Not logged in
Log in now
Create an account
Subscribe to LWN
An "enum" for Python 3
An unexpected perf feature
LWN.net Weekly Edition for May 16, 2013
A look at the PyPy 2.0 release
PostgreSQL 9.3 beta: Federated databases and more
But seriously, if your data naturally fits a flat table, SQL is a good fit. Most data, however, doesn't.
Malcolm: SQL for the command line: "show"
Posted Mar 23, 2009 18:09 UTC (Mon) by mrshiny (subscriber, #4266)
Posted Mar 23, 2009 18:51 UTC (Mon) by KGranade (guest, #56052)
Secondly, you recommend using something like English, but I have no idea how the examples you present would be used, which means learning a specialized syntax, which means I might as well use a generalized syntax that is a moderately straightforward mapping of the concepts of database retrieval to English... which is a decent description of SQL.
<Insert overly-verbose rant about the pitfalls of "natural language programming here>
Posted Mar 24, 2009 0:21 UTC (Tue) by Wol (guest, #4433)
Sorry, but I did *not* say "use English". I said "use ENGLISH" (ENGLISH being a dedicated data access language).
ENGLISH is the original Pick data query language, and is a very good NFNF query tool (It's also called ENGLISH because it is, actually, very similar to English!) For example
SELECT INVOICE WITH INVOICE.TOTAL EQ 1600 AND WHERE LINE.ITEM EQ 215
will select all invoices where the invoice value is 1600 and any individual line is 215.
SQL is *not* a "moderately straightforward mapping of the concepts of database retrieval to English" - no way would I describe it as "moderately straightforward", and it is very relational-oriented. Using it to query a non-relational database is *horrid*.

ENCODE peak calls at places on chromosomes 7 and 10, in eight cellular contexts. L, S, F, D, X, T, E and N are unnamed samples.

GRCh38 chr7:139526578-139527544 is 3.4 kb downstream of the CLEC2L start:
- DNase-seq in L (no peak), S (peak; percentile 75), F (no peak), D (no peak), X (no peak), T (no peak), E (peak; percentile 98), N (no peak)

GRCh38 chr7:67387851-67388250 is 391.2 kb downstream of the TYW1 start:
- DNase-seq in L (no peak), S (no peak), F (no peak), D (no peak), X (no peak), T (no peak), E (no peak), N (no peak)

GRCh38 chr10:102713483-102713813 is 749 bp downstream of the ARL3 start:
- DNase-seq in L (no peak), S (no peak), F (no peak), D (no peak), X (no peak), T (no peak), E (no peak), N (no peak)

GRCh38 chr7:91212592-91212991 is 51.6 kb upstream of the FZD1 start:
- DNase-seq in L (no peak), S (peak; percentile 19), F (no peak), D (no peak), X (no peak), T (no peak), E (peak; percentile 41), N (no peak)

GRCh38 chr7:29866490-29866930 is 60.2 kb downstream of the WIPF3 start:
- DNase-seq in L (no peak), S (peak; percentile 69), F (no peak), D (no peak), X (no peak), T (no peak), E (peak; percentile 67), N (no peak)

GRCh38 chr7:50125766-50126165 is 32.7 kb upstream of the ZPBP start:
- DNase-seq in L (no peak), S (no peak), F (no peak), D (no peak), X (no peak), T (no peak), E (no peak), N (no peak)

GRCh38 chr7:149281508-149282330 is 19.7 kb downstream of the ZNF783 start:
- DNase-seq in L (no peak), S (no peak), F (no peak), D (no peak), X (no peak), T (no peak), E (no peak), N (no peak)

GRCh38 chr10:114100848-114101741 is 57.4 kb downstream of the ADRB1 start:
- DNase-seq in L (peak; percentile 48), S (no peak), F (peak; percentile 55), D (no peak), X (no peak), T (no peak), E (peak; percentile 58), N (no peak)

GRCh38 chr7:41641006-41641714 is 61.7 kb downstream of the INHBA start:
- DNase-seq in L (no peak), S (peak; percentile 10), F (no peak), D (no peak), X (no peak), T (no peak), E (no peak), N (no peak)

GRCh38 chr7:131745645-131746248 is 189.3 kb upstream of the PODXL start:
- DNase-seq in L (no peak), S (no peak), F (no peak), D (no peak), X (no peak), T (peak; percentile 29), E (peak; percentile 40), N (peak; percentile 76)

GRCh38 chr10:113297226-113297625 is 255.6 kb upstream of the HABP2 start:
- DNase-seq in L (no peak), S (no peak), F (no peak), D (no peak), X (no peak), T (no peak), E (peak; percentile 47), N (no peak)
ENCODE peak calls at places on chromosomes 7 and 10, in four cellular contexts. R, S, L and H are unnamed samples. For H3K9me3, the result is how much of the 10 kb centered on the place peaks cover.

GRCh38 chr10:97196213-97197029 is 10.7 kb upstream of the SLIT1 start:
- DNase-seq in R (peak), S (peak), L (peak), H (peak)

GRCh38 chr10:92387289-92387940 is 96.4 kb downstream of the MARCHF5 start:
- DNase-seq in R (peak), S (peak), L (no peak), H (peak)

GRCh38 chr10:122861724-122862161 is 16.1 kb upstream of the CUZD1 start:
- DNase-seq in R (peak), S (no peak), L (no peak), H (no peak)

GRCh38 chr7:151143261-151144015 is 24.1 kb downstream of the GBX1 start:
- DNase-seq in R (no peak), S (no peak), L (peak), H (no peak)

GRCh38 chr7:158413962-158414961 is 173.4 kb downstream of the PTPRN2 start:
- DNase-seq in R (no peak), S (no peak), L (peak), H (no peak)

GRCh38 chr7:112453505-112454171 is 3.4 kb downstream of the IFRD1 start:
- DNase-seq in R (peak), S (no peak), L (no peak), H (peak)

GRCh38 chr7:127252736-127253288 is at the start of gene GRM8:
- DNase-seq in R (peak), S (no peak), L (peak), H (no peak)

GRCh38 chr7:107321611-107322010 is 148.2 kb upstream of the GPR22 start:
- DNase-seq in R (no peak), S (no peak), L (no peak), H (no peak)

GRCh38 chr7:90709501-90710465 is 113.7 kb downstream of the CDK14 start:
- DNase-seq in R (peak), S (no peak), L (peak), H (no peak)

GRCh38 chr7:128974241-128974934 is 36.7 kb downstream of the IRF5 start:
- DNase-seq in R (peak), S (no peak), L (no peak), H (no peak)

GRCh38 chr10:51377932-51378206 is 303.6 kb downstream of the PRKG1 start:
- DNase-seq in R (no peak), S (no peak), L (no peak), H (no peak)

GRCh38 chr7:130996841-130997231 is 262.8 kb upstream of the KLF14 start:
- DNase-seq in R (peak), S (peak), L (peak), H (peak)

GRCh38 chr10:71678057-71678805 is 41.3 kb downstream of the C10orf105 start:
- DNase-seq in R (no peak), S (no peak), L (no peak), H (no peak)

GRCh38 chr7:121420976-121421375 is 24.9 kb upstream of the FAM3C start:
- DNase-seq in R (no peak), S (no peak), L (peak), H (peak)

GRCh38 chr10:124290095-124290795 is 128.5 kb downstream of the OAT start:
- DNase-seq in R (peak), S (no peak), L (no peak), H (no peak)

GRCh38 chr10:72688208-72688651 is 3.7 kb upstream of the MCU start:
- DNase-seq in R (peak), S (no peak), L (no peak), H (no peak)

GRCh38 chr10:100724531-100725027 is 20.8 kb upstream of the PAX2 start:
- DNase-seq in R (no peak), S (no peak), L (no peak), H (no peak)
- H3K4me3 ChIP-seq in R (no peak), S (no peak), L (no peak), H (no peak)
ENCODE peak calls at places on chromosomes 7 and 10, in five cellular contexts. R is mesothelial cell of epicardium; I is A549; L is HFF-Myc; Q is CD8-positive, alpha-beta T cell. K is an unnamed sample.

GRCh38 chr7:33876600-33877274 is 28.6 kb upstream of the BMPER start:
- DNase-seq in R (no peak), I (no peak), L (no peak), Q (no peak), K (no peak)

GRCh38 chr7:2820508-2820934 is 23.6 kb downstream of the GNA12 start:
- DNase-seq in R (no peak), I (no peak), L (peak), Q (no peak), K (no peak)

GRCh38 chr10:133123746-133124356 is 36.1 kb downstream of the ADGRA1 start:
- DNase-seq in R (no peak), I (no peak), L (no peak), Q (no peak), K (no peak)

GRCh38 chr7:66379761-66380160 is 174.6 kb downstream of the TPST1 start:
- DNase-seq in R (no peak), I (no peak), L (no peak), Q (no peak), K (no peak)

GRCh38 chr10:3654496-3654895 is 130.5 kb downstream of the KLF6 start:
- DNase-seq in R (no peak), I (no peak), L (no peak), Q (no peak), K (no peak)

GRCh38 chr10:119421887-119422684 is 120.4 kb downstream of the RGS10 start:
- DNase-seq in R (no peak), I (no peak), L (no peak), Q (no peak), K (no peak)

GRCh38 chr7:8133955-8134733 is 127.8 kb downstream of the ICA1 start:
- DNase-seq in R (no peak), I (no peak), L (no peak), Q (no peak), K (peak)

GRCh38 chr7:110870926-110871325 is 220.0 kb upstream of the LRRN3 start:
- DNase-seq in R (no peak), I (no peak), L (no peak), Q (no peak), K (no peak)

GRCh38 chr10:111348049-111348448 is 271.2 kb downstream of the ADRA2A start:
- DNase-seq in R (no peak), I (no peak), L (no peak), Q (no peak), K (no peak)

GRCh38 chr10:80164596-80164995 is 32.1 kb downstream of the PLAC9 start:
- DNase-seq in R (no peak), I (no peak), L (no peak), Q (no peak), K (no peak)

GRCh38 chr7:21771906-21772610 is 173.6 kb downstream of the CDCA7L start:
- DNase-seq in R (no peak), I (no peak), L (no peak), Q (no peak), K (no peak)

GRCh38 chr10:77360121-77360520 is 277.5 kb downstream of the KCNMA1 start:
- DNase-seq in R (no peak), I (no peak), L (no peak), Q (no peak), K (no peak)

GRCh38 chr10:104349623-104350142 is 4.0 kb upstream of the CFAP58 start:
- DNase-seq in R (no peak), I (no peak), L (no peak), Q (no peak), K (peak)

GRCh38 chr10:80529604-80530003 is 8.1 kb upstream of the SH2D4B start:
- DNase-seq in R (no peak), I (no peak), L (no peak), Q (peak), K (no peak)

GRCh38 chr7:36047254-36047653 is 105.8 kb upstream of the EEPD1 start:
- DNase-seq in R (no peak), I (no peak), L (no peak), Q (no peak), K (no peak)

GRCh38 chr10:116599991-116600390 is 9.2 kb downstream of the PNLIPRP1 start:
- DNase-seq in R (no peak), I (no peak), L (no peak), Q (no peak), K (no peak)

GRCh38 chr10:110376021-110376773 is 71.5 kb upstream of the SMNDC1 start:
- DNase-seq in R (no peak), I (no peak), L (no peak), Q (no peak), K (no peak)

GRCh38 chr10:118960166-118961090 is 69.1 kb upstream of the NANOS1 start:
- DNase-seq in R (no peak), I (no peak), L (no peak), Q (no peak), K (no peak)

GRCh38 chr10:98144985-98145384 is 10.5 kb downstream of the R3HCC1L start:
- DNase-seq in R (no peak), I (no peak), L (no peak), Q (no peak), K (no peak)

Posted Mar 24, 2009 0:44 UTC (Tue) by flewellyn (subscriber, #5047)
Posted Mar 24, 2009 15:51 UTC (Tue) by Wol (guest, #4433)
So yes, SQL is probably a good language for querying them. But then, so is ENGLISH, because it's n-dimensional (actually, it doesn't work that well if n hits 4 or more :-( so horses for courses, I'd use ENGLISH because that's what I'm comfortable with.
Posted Mar 24, 2009 16:24 UTC (Tue) by flewellyn (subscriber, #5047)
Posted Mar 26, 2009 14:06 UTC (Thu) by Wol (guest, #4433)
IBM are on record as saying that their version (the U2 databases) is the fastest growing product in their database VAR sales.
And International Spectrum is holding their conference right now - against a background of collapsing conference attendances (typically down 25 - 50 %), they're holding their own - I think they were down 7% (or was it up?)
imho relational *theory* is great. Unfortunately, relational practice falls foul of Einstein's corollary to Occam - practice is TOO simple, therefore system complexity (as in all the stuff *round* the database) rises sharply as a result. SQL queries are a classic example :-)
Posted Mar 28, 2009 0:55 UTC (Sat) by nix (subscriber, #2304)
(actually it *is* useful, but that doesn't mean it's not totally bizarre
and screwy. The real problem here is SQL's halfassed incapable
implementation of half the relational calculus in a non-Turing-complete
fashion. But it paid for my house so I can't complain *too* terribly
Copyright © 2013, Eklektix, Inc.
Comments and public postings are copyrighted by their creators.
Linux is a registered trademark of Linus Torvalds